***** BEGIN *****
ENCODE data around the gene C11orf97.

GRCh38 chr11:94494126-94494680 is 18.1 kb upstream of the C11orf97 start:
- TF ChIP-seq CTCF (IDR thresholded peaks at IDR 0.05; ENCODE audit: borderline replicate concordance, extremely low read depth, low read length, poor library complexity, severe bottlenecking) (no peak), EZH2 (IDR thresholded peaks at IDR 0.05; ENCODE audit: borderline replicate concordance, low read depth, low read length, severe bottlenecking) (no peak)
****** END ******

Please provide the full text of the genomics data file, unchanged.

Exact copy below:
ENCODE data around the gene C11orf97.

GRCh38 chr11:94494126-94494680 is 18.1 kb upstream of the C11orf97 start:
- TF ChIP-seq CTCF (IDR thresholded peaks at IDR 0.05; ENCODE audit: borderline replicate concordance, extremely low read depth, low read length, poor library complexity, severe bottlenecking) (no peak), EZH2 (IDR thresholded peaks at IDR 0.05; ENCODE audit: borderline replicate concordance, low read depth, low read length, severe bottlenecking) (no peak)